The Last Tycoon (2012)
Critic Consensus: No consensus yet.
It was 1917, China. CHEN was an innocent young man who worked in a grocery store and had no ambition, other than to be with his lovely neighbor, the Peking Opera student QIU. But a fateful night had changed Cheng's life forever, as he literally walked right in the affair between his lady boss and the chief of police. To hide this secret, the chief decided to throw Cheng into prison, accusing him of raping his lady boss. Desolated, Cheng met a cellmate MAO, who happened to have an escape plan. The duo broke out, and Cheng had no choice but to leave his life, and his dream girl behind. Cheng found a job as a bouncer in the casino owned by the powerful inspector JIN. As Jin indulged himself in debauchery all day long, Cheng began to climb up the underworld ladder step by step. He soon won the affection of the famed songstress BO. Although Bo loved him deeply, but Cheng found his heart belonged only to the vanished Qiu. As Cheng became one of most powerful mob bosses in Shanghai in the late 1930s, fame took its toll when he found himself stuck between the looming Japanese army and the scheming local secret service. To make things worse, he bumped into the love of his life Qiu, along with her writer husband. … More
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Critic Reviews for The Last Tycoon
The Last Tycoon is one of the most explosive films to come to DVD and Blu-ray this year, but it's a bit disappointing that it features two of Hong Kong's most iconic action stars without letting them put that on display as often as you'd like.
Audience Reviews for The Last Tycoon
A spectacular film. An explosive mixture of action, politics, drama, suspense and romance. It echos of Casablanca. A masterpiece from Director, Wong Jing. One of the best movies he has ever made. A dazzling and action-packed thrill-ride that keeps you on the edge of your seat. Its gorgeously filmed and has an outstanding classic feel to it. A beautifully tasteful and tragic piece of work that has all bullets blazing. A heart-pounding and heart-breaking conclusion that you have to see. Chow Yun-Fat gives a tremendously riveting and tasteful performance. The king of action keeps his cool intact along with his deep emotional side. This movie shines like a classic.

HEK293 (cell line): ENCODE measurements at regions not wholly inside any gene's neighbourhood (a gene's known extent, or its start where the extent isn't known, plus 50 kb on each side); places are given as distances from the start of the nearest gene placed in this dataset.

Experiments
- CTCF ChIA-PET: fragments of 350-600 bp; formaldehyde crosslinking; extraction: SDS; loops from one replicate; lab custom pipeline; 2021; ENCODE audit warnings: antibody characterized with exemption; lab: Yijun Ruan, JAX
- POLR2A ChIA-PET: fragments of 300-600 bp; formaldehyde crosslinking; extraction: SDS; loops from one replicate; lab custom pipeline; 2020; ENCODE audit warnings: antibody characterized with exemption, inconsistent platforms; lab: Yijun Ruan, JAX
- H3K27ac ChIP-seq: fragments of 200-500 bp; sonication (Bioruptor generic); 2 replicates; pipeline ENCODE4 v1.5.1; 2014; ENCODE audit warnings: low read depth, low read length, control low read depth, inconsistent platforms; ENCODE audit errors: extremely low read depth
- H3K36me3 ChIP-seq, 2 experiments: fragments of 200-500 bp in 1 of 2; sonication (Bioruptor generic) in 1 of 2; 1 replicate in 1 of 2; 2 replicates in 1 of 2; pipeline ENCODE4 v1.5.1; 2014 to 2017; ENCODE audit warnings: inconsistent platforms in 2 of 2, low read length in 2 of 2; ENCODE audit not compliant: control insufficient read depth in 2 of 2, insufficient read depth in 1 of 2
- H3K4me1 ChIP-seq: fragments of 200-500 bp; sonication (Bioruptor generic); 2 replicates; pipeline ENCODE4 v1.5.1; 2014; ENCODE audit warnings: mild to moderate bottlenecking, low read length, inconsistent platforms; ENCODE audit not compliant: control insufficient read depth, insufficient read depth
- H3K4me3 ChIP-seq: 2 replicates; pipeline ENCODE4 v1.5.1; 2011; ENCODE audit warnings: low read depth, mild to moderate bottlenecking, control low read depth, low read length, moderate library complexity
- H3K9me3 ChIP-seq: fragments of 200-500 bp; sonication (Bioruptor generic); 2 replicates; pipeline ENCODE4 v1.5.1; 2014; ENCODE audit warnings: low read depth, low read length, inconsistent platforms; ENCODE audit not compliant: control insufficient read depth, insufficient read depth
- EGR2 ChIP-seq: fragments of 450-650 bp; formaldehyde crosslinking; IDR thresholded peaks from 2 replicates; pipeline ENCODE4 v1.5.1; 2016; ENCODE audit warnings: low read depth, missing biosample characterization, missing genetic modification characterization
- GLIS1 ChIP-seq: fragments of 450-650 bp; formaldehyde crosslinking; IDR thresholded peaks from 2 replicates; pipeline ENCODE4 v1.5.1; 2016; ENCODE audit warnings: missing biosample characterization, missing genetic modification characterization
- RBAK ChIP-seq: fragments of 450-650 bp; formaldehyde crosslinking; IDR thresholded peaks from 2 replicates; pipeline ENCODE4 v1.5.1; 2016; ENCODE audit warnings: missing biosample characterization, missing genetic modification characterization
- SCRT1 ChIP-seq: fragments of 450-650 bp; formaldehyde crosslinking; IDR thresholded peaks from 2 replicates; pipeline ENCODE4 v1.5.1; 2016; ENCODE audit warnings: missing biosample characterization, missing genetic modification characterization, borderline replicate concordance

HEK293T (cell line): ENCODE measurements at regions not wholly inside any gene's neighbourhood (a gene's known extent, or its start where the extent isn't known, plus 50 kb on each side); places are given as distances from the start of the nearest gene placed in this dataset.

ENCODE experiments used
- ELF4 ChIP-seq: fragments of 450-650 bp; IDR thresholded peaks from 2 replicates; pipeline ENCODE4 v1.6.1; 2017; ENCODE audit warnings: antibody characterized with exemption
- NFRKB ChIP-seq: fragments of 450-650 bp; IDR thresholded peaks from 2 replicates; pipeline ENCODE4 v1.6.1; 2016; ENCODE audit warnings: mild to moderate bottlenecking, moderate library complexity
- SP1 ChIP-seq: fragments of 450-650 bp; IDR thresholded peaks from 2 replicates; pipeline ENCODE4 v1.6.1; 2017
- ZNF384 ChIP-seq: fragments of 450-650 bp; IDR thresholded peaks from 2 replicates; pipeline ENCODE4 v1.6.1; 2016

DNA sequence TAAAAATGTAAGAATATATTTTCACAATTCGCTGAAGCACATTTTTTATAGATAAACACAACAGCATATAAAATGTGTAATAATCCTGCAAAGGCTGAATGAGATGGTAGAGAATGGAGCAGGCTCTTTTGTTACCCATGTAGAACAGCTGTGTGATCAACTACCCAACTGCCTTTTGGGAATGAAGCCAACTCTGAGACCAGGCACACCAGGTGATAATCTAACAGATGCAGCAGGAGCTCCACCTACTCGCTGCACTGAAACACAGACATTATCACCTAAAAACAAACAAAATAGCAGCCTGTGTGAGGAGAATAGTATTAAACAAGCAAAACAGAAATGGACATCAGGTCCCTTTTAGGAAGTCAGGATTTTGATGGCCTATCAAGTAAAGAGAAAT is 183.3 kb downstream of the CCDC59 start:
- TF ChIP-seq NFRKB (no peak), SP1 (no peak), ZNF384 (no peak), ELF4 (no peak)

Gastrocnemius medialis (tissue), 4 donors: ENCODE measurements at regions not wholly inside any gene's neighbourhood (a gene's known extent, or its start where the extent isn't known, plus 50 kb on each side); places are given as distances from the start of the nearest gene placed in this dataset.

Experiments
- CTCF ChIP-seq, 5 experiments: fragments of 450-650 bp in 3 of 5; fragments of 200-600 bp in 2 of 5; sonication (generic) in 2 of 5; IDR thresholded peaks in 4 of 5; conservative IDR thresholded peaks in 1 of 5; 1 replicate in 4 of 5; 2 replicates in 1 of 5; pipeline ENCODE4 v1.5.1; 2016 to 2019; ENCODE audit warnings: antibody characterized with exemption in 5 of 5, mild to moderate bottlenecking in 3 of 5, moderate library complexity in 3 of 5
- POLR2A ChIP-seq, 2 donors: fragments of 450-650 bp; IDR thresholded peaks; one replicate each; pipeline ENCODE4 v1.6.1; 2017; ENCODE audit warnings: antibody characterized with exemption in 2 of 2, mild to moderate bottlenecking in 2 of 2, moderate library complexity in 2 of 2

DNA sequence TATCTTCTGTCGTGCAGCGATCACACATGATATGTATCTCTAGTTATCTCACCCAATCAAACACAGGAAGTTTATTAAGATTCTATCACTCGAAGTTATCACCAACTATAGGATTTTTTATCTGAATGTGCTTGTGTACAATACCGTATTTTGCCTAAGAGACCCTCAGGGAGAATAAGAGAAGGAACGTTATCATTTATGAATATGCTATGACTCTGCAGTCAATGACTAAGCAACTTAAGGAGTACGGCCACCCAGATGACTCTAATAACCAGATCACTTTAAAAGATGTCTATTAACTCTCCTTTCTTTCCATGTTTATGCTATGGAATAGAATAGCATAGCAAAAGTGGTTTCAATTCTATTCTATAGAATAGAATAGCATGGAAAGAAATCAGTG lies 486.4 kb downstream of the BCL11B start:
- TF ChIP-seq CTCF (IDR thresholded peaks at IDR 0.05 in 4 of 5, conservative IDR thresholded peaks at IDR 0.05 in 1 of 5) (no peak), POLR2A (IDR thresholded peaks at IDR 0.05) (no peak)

Well the trailer for "The Last Tycoon" caught my attention. It was being produced by Andy Lau and pairing up legends Chow-Yun Fat and Sammo Hung both actors that I like seeing. To bad the film doesn't bother to do anything great with the talent given to them.
Set in Shanghais Gangster era of the early 1900s, THE LAST TYCOON tells the tale of CHENG (Chow Yun-Fat), a young man who is set up by the chief of police (Sammo Hung) and must leave the life he knows and QIU (Monica Mok), the woman he loves, to start again. After escaping prison CHENG quickly and violently moves his way up the ladder of Shanghais criminal underworld to become on the most powerful mob bosses in Shanghais history. But fame and notoriety take their toll when CHENG finds himself stuck between the looming Japanese army and the scheming local secret service. Matters are only made worse when he bumps into the love of his life QIU, along with her writer husband. Will love re-kindle in the dusk of an era?
The film plot is cliche, a bit to melodramatic, and the romance is not focus enough to care about. The film tries to say something significant about a historical event, but fails at it. Not enough to context is given to know exactly what that is. The film feels like it's directed by Michael Bay. More emphases on explosion over telling a storytelling. The staging for the shootouts can be lazy. There's a shootout in a church where two of our heroes kill around 40 baddies without taking cover once. I will disbelief logic in a action movie, but that's pushing it too much when our heroes walk in the line of fire without anything touching them. No action scenes can't be enjoy. To many times the camera is too close to tell what's going on, frequent jump cut that make you feel your life is flashing before you eyes, and heavy on the slow motions for padding. The music is okay, but makes things feel cheesy and corny during the romance scenes. The only good is the acting and production design. It's unfortunate that Chow Yun-Fat and Sammo Hung are not in enough scenes together and when they are they are very short scenes.
The Last Tycoon feels like a miss opportunity given it's huge budget, talented cast, and interesting enough premise. Everything falls apart thank to the director taking ques from Michael Bay focusing a huge chuck of that budget in meaningless explosions and big spectacles sacrificing any substance that would justify it.
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